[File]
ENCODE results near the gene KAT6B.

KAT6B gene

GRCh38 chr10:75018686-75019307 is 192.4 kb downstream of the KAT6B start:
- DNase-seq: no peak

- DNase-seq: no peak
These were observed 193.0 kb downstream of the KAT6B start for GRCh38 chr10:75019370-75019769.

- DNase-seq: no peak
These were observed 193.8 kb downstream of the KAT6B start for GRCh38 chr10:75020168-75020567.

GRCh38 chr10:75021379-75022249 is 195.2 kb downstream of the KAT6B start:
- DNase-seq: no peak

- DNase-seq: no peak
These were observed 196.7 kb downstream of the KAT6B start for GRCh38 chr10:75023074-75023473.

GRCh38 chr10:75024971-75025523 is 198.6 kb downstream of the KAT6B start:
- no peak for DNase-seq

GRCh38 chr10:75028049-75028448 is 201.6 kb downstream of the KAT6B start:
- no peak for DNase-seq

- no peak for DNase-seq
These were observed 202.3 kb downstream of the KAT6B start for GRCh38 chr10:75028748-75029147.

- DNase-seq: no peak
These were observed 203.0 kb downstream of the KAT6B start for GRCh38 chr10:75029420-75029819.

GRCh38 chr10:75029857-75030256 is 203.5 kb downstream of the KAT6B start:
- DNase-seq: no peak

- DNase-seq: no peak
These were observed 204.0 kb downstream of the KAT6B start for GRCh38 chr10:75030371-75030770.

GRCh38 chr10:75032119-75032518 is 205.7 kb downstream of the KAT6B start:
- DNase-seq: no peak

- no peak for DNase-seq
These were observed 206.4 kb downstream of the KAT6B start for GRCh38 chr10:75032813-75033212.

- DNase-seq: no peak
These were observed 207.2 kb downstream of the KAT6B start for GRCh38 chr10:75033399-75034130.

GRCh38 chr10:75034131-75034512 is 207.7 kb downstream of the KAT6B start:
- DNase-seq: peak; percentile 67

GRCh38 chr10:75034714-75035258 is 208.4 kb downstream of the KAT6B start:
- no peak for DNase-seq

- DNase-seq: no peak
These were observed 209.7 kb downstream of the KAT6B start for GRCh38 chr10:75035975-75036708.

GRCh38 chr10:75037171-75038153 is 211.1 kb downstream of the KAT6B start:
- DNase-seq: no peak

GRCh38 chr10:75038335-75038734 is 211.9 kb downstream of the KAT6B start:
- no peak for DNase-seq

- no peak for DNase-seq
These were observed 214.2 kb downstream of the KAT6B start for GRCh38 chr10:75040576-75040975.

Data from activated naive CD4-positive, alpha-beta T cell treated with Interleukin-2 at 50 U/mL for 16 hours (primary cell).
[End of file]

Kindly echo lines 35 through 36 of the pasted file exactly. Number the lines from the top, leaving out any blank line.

- DNase-seq: no peak
These were observed 209.7 kb downstream of the KAT6B start for GRCh38 chr10:75035975-75036708.